SEC Charges Global Transportation Company Greenbrier and Former CEO for Failing to Disclose Perks and Payments
The Securities and Exchange Commission today announced settled charges against Oregon-based freight transportation supply company, The Greenbrier Companies Inc., and its founder and former CEO and Chairman, William A. Furman, for failing to disclose perks provided to Furman and other Greenbrier executives and compensation Furman received from Greenbrier’s charters of Furman’s private plane for travel by company executives, including Furman. Greenbrier and Furman agreed to pay $1 million and $100,000 in civil penalties, respectively, to settle the charges.
The SEC’s orders find that Furman owned a private aircraft, which he leased to an aircraft management company to charter to third parties on his behalf. According to the orders, during fiscal years 2017 to 2021, Greenbrier paid the management company approximately $3 million to charter Furman’s plane for business-related travel, but Greenbrier did not disclose that Furman received approximately $1.6 million of that amount. The SEC’s orders also find that Greenbrier failed to disclose approximately $320,000 in perks provided to Furman and Greenbrier’s other executives from fiscal years 2017 to 2020, mostly for travel-related expenses for the executives’ spouses to attend customer and industry receptions as well as other functions.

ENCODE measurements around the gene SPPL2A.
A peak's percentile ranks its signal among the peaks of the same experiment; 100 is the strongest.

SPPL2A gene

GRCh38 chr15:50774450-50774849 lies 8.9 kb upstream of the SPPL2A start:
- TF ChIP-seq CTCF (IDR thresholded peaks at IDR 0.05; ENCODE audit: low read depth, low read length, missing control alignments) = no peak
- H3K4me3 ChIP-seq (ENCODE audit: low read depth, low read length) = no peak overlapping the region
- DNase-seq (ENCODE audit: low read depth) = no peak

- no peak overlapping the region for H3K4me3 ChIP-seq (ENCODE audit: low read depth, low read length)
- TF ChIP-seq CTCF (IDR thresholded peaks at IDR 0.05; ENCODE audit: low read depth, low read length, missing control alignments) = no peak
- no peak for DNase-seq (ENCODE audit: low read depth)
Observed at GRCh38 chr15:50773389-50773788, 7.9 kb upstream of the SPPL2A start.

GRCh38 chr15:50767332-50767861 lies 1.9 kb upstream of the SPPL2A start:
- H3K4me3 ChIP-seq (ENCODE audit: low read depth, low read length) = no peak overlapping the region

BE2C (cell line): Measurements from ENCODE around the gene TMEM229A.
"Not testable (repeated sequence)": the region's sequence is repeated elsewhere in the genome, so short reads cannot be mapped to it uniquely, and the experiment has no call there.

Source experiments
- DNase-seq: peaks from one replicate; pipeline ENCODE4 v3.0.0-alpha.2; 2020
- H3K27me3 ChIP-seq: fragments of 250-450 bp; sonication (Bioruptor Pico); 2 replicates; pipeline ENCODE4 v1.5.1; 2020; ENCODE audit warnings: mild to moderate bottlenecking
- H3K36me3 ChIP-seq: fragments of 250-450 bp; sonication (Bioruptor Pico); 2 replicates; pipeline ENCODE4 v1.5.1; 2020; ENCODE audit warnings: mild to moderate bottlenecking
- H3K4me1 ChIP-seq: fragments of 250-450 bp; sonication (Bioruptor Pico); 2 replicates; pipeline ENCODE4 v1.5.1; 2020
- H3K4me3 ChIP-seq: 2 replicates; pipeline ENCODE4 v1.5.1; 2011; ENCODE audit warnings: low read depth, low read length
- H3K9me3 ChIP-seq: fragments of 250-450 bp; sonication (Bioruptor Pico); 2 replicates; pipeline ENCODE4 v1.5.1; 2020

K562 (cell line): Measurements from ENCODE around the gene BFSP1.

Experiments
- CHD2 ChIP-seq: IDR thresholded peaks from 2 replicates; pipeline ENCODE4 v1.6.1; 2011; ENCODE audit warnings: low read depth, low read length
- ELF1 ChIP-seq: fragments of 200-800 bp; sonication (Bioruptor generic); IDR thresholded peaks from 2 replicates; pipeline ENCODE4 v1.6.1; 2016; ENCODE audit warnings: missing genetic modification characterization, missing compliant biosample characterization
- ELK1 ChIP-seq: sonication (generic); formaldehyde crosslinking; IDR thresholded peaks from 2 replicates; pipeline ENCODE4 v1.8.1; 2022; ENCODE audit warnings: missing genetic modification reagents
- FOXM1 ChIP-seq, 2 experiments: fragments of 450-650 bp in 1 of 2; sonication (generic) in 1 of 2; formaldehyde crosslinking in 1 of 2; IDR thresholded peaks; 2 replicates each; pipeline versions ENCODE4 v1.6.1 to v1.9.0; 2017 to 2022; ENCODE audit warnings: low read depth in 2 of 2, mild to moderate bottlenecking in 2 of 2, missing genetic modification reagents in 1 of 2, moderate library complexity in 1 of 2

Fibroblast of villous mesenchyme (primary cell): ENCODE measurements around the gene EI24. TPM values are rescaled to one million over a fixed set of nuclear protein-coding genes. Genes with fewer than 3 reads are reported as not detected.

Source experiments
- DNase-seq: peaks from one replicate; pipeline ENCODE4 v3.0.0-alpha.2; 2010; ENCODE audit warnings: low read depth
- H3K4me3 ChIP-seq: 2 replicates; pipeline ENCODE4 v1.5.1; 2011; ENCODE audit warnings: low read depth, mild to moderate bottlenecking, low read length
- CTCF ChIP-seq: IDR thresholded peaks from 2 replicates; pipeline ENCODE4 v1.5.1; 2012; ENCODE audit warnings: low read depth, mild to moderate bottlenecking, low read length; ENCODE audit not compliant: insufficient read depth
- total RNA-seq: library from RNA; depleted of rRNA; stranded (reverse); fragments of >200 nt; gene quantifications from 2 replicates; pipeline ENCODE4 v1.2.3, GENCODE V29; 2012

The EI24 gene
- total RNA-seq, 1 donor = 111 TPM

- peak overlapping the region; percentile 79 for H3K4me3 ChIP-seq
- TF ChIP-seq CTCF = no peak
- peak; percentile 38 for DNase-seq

“Public companies are required to disclose their executives’ financial interest in the companies’ transactions and to accurately record executives’ perks so that shareholders can fairly evaluate the compensation paid to those executives,” said Monique C. Winkler, Director of the SEC’s San Francisco Regional Office. “The SEC will hold companies accountable when they fail to meet their obligations to shareholders so that our markets remain transparent and fair for all.”
The SEC’s orders find that Greenbrier and Furman violated negligence-based antifraud and proxy provisions of the federal securities laws and that Greenbrier and Furman also committed or caused reporting, books and records, and internal accounting controls violations of the federal securities laws. Without admitting or denying the SEC’s findings, in addition to penalties, Greenbrier and Furman agreed to cease-and-desist from future violations of the securities laws.
The SEC’s investigation was conducted by Theis Finlev and Brian Huchro and was supervised by Jason H. Lee and Ms. Winkler, all of the SEC’s San Francisco Regional Office.